Try to eat British Lion eggs (eggs with a lion stamp on them) because they are less likely to have salmonella in them.

Salmonella is unlikely to harm your unborn baby, but you could get food poisoning.

If you eat eggs that are not British Lion, or not from hens, make sure the whites and yolks are cooked thoroughly.

Fish

What you can eat

  • cooked fish and seafood
  • smoked fish such as smoked salmon and trout
  • raw or lightly cooked fish in sushi, if the fish has been frozen first
  • cooked shellfish, such as mussels, lobster, crab, prawns, scallops and clams
  • cold pre-cooked prawns

What to limit

  • you should eat no more than 2 portions of oily fish a week, such as salmon, trout, mackerel or herring
  • you should eat no more than 2 tuna steaks (about 140g cooked or 170g raw) or 4 medium-size cans of tuna (about 140g when drained) per week

Tuna does not count as an oily fish

You can have 2 tuna steaks, or 4 medium-size cans of fish, as well as 2 portions of oily fish.

What to avoid

  • swordfish
  • marlin
  • shark
  • raw shellfish

Why

You should limit tuna because it has more mercury in it than other fish. If you eat too much mercury, it can be harmful to your unborn baby.

You should limit oily fish because they can have pollutants such as dioxins and polychlorinated biphenyls in them. If you eat too much of these, they can be harmful to your unborn baby.

You should avoid raw shellfish because they can have harmful bacteria, viruses or toxins in them. These can make you unwell and give you food poisoning.

Other foods and drinks

Caffeine

You can have caffeine, but no more than 200mg per day.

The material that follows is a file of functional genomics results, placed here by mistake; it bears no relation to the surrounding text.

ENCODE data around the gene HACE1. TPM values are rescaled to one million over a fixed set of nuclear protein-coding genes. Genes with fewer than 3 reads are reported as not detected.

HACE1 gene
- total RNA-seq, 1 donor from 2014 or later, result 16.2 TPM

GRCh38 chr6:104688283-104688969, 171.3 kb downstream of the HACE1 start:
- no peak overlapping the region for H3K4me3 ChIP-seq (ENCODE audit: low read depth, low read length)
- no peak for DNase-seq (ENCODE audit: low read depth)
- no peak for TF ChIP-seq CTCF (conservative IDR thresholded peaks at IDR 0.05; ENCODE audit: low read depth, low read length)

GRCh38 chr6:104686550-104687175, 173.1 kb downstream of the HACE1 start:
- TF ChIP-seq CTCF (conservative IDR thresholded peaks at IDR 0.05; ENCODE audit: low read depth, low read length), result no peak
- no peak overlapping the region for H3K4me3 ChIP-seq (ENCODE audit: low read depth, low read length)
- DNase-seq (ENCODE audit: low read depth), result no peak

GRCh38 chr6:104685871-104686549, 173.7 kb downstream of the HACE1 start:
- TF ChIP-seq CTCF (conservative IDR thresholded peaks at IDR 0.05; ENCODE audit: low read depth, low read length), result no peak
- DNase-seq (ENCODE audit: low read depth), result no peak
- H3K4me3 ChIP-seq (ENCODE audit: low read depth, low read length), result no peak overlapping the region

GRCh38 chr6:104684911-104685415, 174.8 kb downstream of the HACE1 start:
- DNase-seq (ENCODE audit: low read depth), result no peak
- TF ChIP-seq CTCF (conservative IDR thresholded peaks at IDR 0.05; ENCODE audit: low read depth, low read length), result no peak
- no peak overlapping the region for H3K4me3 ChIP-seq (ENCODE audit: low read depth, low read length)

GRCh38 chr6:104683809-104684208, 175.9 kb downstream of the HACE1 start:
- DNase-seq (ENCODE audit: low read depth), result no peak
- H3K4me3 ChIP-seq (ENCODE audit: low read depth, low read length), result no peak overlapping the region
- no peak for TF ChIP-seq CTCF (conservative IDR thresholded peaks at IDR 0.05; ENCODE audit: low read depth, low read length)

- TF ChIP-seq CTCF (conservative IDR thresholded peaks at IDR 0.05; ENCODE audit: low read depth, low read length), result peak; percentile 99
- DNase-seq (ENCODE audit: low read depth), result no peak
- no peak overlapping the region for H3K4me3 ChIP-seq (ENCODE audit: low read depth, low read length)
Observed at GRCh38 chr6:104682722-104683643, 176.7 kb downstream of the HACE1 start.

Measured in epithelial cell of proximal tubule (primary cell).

There is:

  • 100mg in a mug of instant coffee
  • 140mg in a mug of filter coffee
  • 75mg in a mug of tea (green tea can have the same amount of caffeine as regular tea)
  • 40mg in a can of cola
  • 80mg in a 250ml can of energy drink
  • less than 25mg in a 50g bar of plain dark chocolate
  • less than 10mg in a 50g bar of plain milk chocolate

Alcohol

Drinking alcohol in pregnancy can lead to long-term harm to your baby.

If you're pregnant or planning to get pregnant, the safest approach is to not drink alcohol at all.

This keeps risks to your baby to a minimum.

Herbal teas

You should drink no more than 4 cups of herbal tea a day.

Liquorice

Liquorice is safe to eat. But you should avoid liquorice root.

Fruits, vegetables and salads

Be careful with fruits, vegetables and salads as they can have soil on them, which can make you unwell.

Make sure to thoroughly wash all fruits, vegetables and salad ingredients.

Peanuts

You do not need to avoid eating peanuts when you're pregnant.

Only avoid eating peanuts if you're advised to by a healthcare professional or if you have a nut allergy.

Vitamins

Do not take high-dose multivitamin supplements, or any supplements with vitamin A in them.

Urgent advice: Call 111 if:

Try not to worry if you've eaten one of the foods to avoid.

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Page last reviewed: 16 April 2020
Next review due: 16 April 2023